09 January, 2013

Draupadi, Sita and The Indian Woman today.....

(Picture Courtesy : oldindianarts.in via Google)
The initial furore has indeed died down a bit but the New Delhi gang rape incident has led and is now leading many people to question the basic values on which our society operates in terms of the expectations from men and women.  Tiring as it is to read or listen to, stupid, senseless statements continue to flow from the mouths of politicians and self-proclaimed god men.  Their statements have ranged from downright audacious and disrespectful on the one hand to being unequivocally stupid, thoughtless and imprudent on the other.  But then again, stupidity is one of the prime requirements in a politician as also the ability to be thick skinned.  One can expect no less from them now, can we ?
This post, however, has been in the draft folder ever since the great Mr.Mohan Bhagwat claimed with what I can only label as extreme impunity that rapes happen in India not in Bharat.  Really ??  He also went on to state that women and men each have their roles to fulfil – a woman’s primarily being a housewife and “satisfying” her man and the man’s responsibilities being earning money and protecting his woman.
If Draupadi is listening right now, I, for one, sincerely wonder what she would have to say ?  When Dushasana dragged her into court by her hair (not that it would have made it any better if he had dragged her in by her hand) and then proceeded with absolute audacity and brazenness to strip her clothing away, Draupadi had not one but five – five husbands sitting in that courtroom.  One of them was said to be the strongest of men, one was said to be the best of archers and the other three too had qualities that supposedly set them apart from the others then.  Yet, it did happen.  Draupadi Vastraharan has gone down in mythology as one of the most brazen acts committed on a woman.  My question is – did her husbands (going by Mr.Bhagwat’s current explanation or definition – however one defines such daftness) fulfil their dharma then ?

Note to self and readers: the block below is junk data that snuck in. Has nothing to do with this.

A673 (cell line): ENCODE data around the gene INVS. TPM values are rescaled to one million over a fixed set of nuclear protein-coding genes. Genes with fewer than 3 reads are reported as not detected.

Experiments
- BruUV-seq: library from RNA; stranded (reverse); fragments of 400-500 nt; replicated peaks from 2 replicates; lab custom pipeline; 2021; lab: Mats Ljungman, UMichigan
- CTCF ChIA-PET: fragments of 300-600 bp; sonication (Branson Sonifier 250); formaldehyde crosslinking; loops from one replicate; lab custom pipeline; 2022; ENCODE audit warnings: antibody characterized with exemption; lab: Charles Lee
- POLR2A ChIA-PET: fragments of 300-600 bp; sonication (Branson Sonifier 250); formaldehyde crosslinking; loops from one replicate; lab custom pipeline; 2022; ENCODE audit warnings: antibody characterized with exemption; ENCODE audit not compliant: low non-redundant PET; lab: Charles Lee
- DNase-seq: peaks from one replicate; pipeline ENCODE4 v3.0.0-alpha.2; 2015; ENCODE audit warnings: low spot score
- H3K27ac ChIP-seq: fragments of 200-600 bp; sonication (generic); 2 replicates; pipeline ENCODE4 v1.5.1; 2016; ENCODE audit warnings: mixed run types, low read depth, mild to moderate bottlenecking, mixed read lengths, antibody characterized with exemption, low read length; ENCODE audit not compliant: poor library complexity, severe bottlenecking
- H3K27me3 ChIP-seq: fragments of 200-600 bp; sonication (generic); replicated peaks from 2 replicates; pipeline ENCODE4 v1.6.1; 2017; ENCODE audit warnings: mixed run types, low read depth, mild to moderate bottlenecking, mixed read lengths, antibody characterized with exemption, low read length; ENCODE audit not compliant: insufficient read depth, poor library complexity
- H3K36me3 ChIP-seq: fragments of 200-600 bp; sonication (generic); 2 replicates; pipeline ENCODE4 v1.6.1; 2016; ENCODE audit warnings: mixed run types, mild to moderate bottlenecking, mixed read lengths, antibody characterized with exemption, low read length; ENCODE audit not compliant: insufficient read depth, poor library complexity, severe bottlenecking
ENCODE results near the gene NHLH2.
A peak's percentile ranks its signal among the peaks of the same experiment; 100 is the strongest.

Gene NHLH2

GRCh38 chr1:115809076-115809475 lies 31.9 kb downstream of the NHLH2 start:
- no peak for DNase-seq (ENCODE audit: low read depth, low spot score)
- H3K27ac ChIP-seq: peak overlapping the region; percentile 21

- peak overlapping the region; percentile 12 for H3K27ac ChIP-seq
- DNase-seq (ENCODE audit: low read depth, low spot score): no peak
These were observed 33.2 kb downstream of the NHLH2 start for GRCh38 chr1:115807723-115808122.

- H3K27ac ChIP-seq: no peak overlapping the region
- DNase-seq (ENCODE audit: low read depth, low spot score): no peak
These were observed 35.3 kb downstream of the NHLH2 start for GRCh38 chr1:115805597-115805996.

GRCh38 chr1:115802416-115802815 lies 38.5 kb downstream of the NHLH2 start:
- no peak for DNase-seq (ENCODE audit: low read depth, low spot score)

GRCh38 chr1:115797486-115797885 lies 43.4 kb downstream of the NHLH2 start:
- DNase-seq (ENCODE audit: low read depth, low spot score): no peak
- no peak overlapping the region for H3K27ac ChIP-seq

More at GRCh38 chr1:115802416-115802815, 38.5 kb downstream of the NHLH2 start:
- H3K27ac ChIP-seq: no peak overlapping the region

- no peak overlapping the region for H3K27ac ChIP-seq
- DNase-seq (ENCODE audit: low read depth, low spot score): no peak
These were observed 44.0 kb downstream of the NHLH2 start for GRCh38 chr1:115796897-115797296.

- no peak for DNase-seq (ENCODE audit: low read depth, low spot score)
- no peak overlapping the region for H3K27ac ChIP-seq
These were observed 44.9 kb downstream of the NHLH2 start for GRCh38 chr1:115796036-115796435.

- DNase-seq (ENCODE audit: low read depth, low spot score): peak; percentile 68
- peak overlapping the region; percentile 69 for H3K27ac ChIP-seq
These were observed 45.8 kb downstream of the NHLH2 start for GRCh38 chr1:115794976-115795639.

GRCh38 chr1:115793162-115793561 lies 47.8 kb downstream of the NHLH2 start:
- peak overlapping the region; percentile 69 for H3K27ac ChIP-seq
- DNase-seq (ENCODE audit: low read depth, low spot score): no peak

What Draupadi was made to go through that day, in front of a full courtroom – did it happen because Draupadi happened to be dressed provocatively and hence “asked for it”.  Did it happen because Draupadi was “intoxicated” and hence sent out signals that she was inviting men to take advantage of her inebriated state ?  Did it happen because Draupadi was “dented” and “painted” ?  Did it happen because Draupadi was a woman in the company of five men, five husbands ?  I won’t even bother answering these  questions because they are indeed rhetorical questions. 
It put down once and for all, where a woman stood in society even then.  Her husbands actually gambled with her as a stake, a wager and what one normally stakes in a bet is a commodity.  They put their wife on the line.
The current upholders of Dharma might argue that there was no rape involved then.  Well, was what happened not bad enough ?   Yet again, there have been numerous instances in Indian mythology when divinity itself has played the hand of deceit – to satisfy their lust for a woman.  I remember reading a small bit of one such example in a book about Lord Indra.  Lord Indra and Ahalya (Sage Gautama’s wife).  What Lord Indra did then would have a totally different connotation if one is to go by terms as they are defined today.  However, if mythology is to be believed, it did happen.  Yet again, hardcore Dharma enthusiasts might argue that these were just made up.  In my opinion, one cannot be selective in saying that only the good bits in mythology actually happened, the bad bits are just made up.  No go.  One has to accept this and look at the picture in its entirety if one is to be truthful to oneself.